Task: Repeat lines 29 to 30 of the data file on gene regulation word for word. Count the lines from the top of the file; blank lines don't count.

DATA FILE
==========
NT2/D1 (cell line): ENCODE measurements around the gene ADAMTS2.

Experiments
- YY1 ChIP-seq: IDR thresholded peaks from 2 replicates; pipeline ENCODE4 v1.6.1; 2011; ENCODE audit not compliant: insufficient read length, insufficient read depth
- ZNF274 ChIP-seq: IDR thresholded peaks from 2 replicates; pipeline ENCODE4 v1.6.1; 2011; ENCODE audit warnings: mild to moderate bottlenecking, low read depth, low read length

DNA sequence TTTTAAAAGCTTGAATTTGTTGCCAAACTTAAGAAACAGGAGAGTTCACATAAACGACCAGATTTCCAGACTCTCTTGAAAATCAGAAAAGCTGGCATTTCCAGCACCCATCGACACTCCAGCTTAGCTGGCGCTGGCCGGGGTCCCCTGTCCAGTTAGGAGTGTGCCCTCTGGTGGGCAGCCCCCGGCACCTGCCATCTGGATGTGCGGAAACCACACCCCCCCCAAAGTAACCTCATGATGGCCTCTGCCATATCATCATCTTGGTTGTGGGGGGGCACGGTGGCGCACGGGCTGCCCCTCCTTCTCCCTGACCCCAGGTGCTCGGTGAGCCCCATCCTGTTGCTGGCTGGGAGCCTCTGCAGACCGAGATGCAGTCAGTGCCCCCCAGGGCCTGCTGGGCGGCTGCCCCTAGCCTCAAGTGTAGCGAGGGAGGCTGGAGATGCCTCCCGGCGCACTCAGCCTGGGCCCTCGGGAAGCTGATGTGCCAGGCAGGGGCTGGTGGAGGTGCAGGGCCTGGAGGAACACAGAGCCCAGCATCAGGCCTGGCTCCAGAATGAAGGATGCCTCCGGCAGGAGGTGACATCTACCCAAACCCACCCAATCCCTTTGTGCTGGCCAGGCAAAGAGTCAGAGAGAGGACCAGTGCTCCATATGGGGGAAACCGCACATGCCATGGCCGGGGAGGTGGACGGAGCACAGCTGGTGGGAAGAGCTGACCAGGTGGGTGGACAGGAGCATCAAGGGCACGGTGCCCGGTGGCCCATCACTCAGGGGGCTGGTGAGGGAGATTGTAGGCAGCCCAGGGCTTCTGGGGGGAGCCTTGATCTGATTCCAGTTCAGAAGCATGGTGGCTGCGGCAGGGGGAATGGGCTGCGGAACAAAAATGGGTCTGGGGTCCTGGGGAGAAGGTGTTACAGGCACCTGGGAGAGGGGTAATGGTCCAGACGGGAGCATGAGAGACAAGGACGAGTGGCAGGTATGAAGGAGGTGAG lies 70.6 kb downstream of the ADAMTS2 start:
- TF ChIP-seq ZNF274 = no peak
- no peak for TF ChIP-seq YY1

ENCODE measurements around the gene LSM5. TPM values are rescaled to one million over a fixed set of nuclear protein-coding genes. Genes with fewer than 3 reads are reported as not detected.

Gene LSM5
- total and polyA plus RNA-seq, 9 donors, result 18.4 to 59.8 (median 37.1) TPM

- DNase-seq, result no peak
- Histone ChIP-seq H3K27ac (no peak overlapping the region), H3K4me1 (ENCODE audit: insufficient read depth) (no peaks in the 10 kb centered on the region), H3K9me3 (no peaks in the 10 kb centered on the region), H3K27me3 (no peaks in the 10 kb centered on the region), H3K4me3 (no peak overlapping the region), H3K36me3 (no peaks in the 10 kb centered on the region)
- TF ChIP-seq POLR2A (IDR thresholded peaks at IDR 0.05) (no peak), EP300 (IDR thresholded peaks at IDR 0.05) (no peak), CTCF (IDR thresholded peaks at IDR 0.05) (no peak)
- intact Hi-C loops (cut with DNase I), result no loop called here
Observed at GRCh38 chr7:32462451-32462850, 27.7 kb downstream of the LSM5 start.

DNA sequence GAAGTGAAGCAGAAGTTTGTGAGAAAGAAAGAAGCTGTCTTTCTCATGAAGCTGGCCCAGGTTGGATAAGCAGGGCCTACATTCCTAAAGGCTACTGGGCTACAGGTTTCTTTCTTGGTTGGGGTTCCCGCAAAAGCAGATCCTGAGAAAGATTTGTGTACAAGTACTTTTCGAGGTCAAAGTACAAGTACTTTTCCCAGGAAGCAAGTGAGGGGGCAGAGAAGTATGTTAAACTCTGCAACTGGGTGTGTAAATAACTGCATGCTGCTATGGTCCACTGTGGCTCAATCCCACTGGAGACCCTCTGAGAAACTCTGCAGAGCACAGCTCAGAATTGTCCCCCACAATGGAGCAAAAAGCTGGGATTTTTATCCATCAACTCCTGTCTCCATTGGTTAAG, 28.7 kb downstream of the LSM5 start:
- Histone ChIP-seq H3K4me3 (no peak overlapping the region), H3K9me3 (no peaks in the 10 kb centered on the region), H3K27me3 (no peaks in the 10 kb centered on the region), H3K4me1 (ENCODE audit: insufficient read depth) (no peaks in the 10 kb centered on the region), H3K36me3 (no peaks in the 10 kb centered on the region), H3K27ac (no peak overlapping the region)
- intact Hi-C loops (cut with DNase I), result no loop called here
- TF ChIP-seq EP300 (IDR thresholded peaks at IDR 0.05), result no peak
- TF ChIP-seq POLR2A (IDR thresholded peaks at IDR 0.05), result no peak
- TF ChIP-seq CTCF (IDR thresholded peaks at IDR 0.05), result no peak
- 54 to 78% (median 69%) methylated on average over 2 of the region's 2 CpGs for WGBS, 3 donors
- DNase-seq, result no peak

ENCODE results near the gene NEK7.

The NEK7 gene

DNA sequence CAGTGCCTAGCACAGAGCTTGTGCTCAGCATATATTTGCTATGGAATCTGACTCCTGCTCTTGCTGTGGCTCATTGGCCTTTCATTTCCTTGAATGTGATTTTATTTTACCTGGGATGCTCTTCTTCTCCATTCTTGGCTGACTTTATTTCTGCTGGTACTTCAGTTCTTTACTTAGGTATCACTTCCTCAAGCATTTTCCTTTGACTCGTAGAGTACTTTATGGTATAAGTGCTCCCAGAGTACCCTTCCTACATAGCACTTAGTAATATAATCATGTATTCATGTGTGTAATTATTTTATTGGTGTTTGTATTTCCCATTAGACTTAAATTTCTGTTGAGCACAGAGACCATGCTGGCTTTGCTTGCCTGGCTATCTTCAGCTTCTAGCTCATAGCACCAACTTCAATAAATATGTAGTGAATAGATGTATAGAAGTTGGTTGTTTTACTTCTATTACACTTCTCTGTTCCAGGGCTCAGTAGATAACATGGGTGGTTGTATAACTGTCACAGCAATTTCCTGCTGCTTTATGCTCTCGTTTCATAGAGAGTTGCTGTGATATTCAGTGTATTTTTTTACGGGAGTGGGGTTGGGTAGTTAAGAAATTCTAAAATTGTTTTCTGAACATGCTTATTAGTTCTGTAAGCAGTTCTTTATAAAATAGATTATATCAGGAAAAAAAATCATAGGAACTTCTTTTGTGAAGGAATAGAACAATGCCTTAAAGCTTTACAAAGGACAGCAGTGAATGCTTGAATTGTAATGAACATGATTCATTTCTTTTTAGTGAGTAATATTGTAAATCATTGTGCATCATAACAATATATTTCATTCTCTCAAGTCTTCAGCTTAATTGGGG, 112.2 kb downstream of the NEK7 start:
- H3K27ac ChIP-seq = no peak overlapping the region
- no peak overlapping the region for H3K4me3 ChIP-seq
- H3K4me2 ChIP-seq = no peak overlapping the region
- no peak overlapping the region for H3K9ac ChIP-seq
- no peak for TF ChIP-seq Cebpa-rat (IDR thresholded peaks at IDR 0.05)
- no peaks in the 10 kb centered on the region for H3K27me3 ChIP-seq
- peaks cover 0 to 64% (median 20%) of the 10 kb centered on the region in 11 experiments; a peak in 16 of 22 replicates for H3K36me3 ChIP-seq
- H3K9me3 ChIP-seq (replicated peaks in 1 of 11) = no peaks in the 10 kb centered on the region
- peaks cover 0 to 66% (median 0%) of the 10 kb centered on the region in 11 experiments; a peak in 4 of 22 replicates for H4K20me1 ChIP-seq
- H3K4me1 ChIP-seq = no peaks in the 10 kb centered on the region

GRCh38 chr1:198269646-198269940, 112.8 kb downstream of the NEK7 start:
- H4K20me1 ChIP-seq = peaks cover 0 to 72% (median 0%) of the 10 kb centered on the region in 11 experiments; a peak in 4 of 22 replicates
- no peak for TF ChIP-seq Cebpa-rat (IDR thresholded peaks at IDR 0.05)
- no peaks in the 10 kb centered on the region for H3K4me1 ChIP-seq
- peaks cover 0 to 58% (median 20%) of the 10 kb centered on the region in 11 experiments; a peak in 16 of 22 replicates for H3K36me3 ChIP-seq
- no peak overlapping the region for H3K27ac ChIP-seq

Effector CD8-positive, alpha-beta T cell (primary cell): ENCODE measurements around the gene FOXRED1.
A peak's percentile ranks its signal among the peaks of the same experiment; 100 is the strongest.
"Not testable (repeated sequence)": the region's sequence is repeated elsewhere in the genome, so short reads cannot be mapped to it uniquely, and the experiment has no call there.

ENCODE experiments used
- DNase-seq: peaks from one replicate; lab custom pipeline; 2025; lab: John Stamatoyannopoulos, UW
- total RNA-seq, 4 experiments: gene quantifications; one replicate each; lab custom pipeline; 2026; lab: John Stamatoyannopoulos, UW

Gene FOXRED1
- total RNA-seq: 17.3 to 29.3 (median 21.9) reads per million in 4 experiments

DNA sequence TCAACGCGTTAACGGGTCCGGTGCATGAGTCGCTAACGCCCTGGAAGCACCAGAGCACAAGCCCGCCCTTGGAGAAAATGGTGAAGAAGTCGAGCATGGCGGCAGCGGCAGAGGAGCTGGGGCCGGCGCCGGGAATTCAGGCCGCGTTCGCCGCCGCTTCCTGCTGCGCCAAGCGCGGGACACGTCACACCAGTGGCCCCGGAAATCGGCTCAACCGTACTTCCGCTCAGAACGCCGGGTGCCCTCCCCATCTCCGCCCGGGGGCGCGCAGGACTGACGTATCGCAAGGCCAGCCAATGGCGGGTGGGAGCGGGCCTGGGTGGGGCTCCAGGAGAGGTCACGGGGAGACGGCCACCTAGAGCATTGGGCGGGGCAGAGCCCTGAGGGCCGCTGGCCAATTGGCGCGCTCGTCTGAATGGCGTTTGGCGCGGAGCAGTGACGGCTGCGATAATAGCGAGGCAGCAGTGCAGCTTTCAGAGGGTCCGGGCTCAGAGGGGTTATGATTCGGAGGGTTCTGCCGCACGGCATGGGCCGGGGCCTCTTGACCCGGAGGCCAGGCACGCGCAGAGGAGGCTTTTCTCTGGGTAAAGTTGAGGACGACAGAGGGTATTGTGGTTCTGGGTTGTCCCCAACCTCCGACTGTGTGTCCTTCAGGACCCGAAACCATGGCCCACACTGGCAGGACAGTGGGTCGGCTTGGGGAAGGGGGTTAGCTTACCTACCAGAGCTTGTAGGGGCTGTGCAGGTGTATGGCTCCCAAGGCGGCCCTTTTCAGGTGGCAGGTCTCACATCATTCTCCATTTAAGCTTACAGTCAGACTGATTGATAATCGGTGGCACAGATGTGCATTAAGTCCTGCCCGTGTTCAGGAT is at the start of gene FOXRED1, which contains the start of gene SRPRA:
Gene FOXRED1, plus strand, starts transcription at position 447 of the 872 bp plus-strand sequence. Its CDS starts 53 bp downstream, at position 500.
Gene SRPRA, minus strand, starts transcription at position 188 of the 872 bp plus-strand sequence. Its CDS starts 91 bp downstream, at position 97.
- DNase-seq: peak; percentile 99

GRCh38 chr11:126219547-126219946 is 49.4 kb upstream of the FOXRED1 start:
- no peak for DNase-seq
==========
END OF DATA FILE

- H3K4me2 ChIP-seq = no peak overlapping the region
- no peak overlapping the region for H3K9ac ChIP-seq